I was recently asked if I could suggest an instrument to enable a 1-handed child to join a beginner recorder class and thought my reply might be helpful to others:
Lovely to hear about your young would-be recorder player! The good news is that there are 1-handed recorders available and, depending on the child’s disability, may not be strictly necessary but there’s quite a bit of bad news too!
A 1-handed recorder makes all the notes available by adding keywork that can be raised and lowered using just the fingers of the available hand. This means that, once the notes played with just one hand have been mastered, the player must use a totally different system of fingering (ands this varies from one manufacturer to another). The teacher taking a class of players using normal fingering would not know this system and would have to familiarise themself with it without the benefit of having learned the new instrument. Of course, this would be eased by the class only needing to learn one new note at a time. The more complex system of fingering is also challenging for the child and may be beyond her if she has learning difficulties. A child with cerebral palsy is likely to have poor finger control and coordination, adding to the problems.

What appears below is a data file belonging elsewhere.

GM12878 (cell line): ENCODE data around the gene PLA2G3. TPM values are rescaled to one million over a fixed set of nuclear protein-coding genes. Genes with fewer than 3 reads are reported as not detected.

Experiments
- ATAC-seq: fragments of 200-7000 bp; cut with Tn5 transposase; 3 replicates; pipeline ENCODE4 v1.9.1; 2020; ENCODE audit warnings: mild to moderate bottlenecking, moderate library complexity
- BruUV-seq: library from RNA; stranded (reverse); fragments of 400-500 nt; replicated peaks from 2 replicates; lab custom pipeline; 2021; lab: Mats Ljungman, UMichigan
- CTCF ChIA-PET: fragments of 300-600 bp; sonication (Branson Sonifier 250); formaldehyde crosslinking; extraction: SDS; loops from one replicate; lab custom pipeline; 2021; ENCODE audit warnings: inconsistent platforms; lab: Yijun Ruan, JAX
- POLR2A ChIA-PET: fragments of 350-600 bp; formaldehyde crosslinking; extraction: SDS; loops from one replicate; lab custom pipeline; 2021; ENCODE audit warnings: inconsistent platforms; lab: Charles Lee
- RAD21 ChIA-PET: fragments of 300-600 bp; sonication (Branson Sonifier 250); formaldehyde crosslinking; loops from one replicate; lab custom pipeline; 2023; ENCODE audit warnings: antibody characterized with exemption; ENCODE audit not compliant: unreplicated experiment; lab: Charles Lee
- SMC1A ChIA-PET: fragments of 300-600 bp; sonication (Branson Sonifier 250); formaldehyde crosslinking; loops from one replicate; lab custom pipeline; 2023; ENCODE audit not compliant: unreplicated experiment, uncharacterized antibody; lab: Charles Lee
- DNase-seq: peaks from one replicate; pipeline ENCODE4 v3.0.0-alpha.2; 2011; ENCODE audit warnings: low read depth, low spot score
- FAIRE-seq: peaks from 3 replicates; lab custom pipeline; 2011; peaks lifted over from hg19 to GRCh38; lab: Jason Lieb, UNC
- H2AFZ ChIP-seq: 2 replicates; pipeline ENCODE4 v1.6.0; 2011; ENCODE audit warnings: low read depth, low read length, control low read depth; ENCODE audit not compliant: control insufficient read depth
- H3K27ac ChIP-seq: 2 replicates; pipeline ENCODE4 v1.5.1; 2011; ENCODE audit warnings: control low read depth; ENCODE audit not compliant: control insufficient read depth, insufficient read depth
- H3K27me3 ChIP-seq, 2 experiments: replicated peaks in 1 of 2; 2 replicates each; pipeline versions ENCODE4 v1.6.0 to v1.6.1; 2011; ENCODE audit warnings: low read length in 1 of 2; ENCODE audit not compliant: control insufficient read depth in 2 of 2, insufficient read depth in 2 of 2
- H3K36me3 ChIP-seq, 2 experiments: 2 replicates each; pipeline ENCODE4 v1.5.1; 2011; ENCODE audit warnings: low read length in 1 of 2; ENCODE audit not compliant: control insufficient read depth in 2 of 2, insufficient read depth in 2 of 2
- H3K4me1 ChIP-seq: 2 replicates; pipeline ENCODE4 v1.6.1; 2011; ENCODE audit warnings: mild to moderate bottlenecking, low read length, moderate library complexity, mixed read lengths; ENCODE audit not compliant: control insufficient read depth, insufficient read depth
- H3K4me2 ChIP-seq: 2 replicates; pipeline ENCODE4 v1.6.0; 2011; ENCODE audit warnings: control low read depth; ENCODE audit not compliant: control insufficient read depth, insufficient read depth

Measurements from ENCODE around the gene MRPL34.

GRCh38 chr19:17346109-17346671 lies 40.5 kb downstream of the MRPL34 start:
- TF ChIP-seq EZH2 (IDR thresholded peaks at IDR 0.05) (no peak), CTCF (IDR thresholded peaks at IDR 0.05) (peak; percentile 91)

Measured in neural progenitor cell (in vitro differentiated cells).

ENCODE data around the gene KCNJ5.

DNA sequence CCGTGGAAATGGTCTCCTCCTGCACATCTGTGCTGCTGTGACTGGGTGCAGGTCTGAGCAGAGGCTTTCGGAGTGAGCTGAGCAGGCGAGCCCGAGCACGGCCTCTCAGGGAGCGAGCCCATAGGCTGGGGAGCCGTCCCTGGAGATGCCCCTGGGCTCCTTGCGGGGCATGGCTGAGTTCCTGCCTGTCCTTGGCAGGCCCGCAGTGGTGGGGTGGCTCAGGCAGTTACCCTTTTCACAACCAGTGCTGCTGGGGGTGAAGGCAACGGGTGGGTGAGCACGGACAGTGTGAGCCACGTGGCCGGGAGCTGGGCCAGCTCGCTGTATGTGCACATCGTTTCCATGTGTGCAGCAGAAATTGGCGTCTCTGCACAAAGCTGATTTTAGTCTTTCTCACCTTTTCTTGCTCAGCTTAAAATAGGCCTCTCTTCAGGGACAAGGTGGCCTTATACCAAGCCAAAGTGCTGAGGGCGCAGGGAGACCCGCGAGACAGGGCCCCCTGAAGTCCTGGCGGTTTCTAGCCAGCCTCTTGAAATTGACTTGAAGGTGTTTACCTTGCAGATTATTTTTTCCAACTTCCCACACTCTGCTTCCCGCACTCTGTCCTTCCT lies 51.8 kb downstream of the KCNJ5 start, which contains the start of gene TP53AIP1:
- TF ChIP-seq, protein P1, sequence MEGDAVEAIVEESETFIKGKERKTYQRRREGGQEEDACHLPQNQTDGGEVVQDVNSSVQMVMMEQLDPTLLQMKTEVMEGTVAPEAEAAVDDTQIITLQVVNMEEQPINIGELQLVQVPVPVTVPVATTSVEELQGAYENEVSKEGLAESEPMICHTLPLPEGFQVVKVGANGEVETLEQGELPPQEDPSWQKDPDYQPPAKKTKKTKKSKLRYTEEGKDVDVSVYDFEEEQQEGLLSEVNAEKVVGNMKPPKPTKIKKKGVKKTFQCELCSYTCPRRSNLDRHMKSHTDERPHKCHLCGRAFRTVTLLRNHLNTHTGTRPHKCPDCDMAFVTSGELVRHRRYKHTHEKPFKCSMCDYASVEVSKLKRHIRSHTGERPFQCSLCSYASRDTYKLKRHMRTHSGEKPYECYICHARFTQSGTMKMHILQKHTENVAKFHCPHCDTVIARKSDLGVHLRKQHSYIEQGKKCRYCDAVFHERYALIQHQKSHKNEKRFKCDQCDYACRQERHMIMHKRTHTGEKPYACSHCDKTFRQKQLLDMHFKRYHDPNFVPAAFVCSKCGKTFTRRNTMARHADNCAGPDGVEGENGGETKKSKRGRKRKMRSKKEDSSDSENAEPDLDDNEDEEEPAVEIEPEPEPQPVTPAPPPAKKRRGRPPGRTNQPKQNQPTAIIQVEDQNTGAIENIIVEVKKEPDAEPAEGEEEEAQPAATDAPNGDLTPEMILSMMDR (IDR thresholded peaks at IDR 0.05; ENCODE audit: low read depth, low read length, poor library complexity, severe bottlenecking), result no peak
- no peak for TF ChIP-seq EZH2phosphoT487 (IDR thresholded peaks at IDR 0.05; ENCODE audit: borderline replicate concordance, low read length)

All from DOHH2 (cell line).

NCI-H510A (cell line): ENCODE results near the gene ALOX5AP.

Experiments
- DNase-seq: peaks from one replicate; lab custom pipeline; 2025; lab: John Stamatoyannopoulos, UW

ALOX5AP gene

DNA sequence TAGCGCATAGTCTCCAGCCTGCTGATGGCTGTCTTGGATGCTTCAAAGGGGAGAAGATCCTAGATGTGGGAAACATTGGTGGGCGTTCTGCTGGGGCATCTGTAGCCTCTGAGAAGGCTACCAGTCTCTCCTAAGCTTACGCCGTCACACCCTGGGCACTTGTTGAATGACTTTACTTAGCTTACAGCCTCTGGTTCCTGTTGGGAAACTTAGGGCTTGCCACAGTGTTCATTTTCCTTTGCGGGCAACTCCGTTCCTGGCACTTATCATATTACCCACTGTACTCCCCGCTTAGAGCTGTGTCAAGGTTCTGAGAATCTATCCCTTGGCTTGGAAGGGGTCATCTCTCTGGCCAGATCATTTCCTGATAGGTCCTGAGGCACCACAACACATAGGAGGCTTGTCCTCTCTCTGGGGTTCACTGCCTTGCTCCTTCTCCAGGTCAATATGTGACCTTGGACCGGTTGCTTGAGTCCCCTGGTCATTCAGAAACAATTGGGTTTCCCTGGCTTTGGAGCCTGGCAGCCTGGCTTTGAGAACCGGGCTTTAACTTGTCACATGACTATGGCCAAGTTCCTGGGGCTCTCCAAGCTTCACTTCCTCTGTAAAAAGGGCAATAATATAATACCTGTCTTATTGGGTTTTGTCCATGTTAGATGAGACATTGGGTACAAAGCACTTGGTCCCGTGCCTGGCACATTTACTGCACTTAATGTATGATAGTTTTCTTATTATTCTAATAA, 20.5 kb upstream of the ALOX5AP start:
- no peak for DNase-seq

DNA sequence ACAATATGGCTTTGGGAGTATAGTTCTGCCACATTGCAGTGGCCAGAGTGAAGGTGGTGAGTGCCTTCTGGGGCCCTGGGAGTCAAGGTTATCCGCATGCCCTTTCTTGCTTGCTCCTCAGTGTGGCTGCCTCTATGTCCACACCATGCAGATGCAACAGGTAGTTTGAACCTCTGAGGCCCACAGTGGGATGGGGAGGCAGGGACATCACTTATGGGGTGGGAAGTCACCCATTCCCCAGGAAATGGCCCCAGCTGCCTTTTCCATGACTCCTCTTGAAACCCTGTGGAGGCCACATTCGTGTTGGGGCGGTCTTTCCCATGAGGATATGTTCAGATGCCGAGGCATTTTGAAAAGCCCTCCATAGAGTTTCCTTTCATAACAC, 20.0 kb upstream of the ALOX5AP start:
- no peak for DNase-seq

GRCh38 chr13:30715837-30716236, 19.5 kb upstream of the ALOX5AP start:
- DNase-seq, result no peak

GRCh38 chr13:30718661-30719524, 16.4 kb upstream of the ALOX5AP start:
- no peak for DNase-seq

Although, I have taught a player on two different systems of 1-handed plastic recorder, I am unable to track down either of them at the moment. One was manufactured by Yamaha but there is nothing about 1-handed models on either their global or USA sites. You’d have to contact them directly to enquire. I believe Aulos also do one but, again, I can’t locate a supplier. Quality wooden instruments are available but expensive (over 600 US Dollars) and I wouldn’t recommend such an investment at this stage. There is an Aulos instrument in six sections (as opposed to the customary three) that can be customised to the needs of a player who has 6 digits available between the two hands. This is available from an American source at http://www.rhythmband.com
Again, the cooperation of the teacher would be required to set it up.
If the child can use all the fingers and thumb on one hand, the first five notes can be played on a standard recorder and I would suggest getting one of these, very modestly-priced instruments to see how she gets on. Simple music for this stage is available in pdf format from the Full Pitcher at
These start with reminders of the written notes, warm-ups and tunes for just the first two note. Using these she could get in the extra practice and home support, likely to be needed by a child with special needs.
Do let me know how you get on and get back to me if you have further queries.